An old man on the point of death summoned his sons around him to give them some parting advice. He ordered his servants to bring in a bundle of sticks, and said to his eldest son: “Break it.” The son strained and strained, but with all his efforts was unable to break the bundle. The other sons also tried, but none of them was successful. “Untie the bundle,” said the father, “and each of you take a stick.” When they had done so, he called out to them: “Now, break,” and each stick was easily broken. “You see my meaning,” said their father.
This fable, from Aesop himself, defines the importance of a little help.
Asking for help doesn’t always come natural for me. In fact, quite the opposite is usually closer to the truth. Which is a real shame, because in my personal and professional environments, I’m surrounded by more than capable people who are more than eager to provide assistance.
The other day, I took a call from a customer, asking me how to properly size a Cabinet Cooler system. Since it’s part of my job to size Cabinet Cooler systems, I told him what data I needed. He gave it to me, and I told him what system he needed, nice and simple like. He said there were several different installations where he needed one, and asked how he could size them – he didn’t want to trouble me. I jokingly (well, half-jokingly) told him there were WAY worse things I could be doing than heat load calculations, but seriously, I was happy to do it. It’s not just because it’s part of my job. And it’s not just because I like to help people. And it really wasn’t to avoid another less pleasant task.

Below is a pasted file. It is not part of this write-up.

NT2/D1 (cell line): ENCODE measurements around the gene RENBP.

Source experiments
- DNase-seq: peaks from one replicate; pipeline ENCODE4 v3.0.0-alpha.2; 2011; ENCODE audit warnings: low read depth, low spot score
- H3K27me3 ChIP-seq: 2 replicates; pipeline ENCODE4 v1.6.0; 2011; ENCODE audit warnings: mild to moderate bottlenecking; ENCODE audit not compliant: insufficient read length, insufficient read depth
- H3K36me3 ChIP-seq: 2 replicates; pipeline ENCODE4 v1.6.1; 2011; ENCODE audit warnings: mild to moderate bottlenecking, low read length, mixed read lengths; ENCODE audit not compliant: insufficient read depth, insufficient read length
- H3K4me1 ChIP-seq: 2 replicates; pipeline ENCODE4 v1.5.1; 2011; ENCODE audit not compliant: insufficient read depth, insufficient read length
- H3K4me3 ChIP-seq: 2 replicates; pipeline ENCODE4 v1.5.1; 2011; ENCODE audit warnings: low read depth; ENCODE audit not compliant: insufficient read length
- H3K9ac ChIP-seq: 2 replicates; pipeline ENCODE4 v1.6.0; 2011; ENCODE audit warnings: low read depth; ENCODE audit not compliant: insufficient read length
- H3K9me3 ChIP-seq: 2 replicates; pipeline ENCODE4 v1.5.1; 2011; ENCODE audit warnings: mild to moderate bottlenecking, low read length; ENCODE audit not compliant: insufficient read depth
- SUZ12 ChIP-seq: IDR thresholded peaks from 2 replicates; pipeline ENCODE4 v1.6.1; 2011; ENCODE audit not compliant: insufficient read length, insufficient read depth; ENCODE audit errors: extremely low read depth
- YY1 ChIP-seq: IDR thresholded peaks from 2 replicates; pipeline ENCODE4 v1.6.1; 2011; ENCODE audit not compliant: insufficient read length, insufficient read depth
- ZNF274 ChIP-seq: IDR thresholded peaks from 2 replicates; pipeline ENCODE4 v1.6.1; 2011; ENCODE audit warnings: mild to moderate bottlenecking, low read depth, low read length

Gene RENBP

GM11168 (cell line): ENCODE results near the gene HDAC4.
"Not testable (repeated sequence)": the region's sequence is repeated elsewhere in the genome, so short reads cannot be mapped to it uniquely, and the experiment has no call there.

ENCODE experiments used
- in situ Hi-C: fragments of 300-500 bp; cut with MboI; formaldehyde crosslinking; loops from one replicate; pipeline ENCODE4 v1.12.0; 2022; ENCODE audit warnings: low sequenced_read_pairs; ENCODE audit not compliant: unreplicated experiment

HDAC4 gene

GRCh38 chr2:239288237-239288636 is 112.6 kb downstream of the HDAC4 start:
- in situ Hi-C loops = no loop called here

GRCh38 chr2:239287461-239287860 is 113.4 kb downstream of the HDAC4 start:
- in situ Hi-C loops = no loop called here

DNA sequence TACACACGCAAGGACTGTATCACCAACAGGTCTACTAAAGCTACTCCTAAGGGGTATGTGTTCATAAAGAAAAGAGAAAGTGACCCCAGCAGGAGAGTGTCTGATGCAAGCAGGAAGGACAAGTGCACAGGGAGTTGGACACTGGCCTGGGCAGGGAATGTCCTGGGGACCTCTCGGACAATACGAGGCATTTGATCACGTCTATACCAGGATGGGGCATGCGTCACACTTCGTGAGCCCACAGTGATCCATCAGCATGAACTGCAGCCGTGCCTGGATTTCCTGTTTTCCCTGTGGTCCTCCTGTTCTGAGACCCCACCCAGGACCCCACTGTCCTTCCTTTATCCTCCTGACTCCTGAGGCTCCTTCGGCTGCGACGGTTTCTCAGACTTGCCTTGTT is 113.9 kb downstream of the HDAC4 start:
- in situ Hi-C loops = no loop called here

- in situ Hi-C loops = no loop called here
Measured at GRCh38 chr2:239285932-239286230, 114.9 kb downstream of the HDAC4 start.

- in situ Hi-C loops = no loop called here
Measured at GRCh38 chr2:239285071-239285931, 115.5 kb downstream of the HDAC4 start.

There’s something to be said for job satisfaction; no doubt about it. Who doesn’t like to reap the fruits of a project well done? There’s also something to be said for applying one’s training, experience, and acumen to achieve the best possible results. I had also told the caller that there wasn’t anything hard about the calculations we do to size a Cabinet Cooler system – it’s a relatively simple formula. However, since it’s one that we work with every day (and more often than that, now that we’re heading into warmer weather), we’re in tune not only with the data, but the details of the operation. We may recognize anomalies or abnormalities where a different solution may be best for the application.
Asking for help doesn’t come natural for me, but I’m starting to think more about it since that conversation with our new customer the other day. How much more might I get done, and how much less might I screw up, if I learn to lean a little towards others with more knowledge and expertise in certain areas? I think it’ll be OK, as long as I remember to pick up a bundle of stick to break myself every now and then.
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